Wednesday, December 29, 2010

Not Possible

Watts Up With That is looking into complexity and finds prediction in complex situations difficult according to the IPCC.

Third Assessment Report: “In sum, a strategy must recognise what is possible. In climate research and modeling, we should recognize that we are dealing with a coupled nonlinear chaotic system, and therefore that long-term prediction of future climate states is not possible.”
It all starts from the simple idea that increasing internal radiation reflection (Greenhouse Gas Theory) increases temperature. Fine so far. But there are complications. The climate system is not simple physics. For instance: surface water absorbs energy. And the Earth's surface has a LOT of water. Well the water evaporates and you get clouds. Clouds are very complicated. Sometimes the water vapor precipitates out of the atmosphere and you get rain, or snow, or sleet, or hail. This is part of an energy transport system (heat pipe)in the atmosphere. Clouds also complicate the radiation picture. They reflect from both sides. Which matters day AND night on Earth but only day for incoming radiation. And that is just one aspect of the system. Vegetation varies radiation depending on type and amount.
The simple and not so simple physics of a number of climate parameters, are programmed into the climate computer models. Many of these parameters, it is acknowledged, are not completely understood or that there is serious contentious debate about in the scientific literature. ie aerosols, clouds, solar pacific and atlantic oscillations, volcanoes, etc,etc

Engineers (or economists now, perhaps) will advice climate scientists, model are not reality, reality is often more complicated than any computer model. Take a step back, view with hindsight with respect to risk in the financial markets. At the trouble the cream of the last few decades of science graduates – turned computer modellers – left the world’s economy in, following the modelling of credit risk amongst many other economic assumptions.
Engineers have always been the biggest sceptics (I prefer the Brit spelling) of the CO2 causes global warming hypothesis.

Engineers spend decades in efforts to match simple deterministic systems to complex environments.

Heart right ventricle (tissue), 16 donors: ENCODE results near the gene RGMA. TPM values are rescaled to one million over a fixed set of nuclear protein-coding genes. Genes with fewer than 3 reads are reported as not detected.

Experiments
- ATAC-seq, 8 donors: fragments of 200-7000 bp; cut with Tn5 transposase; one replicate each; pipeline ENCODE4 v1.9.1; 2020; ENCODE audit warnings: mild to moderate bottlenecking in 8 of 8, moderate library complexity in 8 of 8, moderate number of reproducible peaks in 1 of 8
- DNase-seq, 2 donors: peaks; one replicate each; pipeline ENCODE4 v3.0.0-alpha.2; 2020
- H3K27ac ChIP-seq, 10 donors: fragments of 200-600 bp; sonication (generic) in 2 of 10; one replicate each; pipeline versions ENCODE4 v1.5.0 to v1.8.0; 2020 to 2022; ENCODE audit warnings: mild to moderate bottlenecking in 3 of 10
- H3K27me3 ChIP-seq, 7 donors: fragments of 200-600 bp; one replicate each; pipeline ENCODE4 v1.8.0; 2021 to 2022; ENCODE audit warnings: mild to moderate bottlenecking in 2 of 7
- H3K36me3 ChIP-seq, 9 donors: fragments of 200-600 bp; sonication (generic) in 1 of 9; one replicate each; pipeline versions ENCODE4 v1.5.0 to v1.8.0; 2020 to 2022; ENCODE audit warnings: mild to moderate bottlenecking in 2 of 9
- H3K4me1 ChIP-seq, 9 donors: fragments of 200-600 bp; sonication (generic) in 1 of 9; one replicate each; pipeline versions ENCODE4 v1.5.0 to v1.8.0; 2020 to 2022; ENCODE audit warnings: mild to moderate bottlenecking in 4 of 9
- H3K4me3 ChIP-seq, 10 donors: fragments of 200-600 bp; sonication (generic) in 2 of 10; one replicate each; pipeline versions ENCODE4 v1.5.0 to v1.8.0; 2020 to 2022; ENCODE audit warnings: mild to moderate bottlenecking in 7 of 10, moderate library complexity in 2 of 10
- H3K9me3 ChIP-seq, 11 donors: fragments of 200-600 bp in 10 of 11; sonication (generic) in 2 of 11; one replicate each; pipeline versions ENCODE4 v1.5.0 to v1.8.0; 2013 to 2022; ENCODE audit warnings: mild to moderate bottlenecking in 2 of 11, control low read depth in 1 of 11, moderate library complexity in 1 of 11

Back in the 80s I (electronics engineer) used to worry about second order effects (deviations from simple laws) caused by the non-linearity of materials. We are now in third order territory with occasional forays into fourth order effects. Climate is like 14th or 40th order stuff. And very non-linear. It is possible (not likely) for 12th order effects to have first order results (chaos).

Is it possible to do decent predictions in short time frames? Maybe. I saw Piers Corbin on Nightline the other day and he has claimed to have predicted much recent weather and predicts a cold winter in the Northern Hemisphere.
Piers Corbyn’s presentation showed the major advances in power and skill now achieved by his Solar-Lunar-Action-Technique (SLAT) of weather & climate forecasting which now includes the ability to predict from months ahead extreme events all over the world and changes in the Jet Stream such as those which caused the West Russian heatwave and the Pakistan super-deluges and floods and marked their ending in mid August 2010. In his presentation Piers showed a film of the double sunspot superfast solar coronal ejection on 14th August and the consequent Sudden Ionospheric Disturbance and the predicted jet stream disruption – See:

For WeatherAction summer forecasts 2007, 08, 09 and winter forecasts 2008/9 and 09/10 which beat all-comers see:
He seems to be doing OK so far. BTW he is a "CO2 causes global warming" sceptic.

Some urls:

And some books:

Red Hot Lies: How Global Warming Alarmists Use Threats, Fraud, and Deception to Keep You Misinformed

The Chilling Stars: A New Theory of Climate Change

Heaven and Earth: Global Warming, the Missing Science

Cross Posted at Classical Values

1 comment:

linearthinker said...

A very valuable post here, Simon. Thanks for the links.

I knew it would be a hard winter sometime last fall. A local injun told me. When I asked him how he knew, he said he watches the white folk gathering firewood.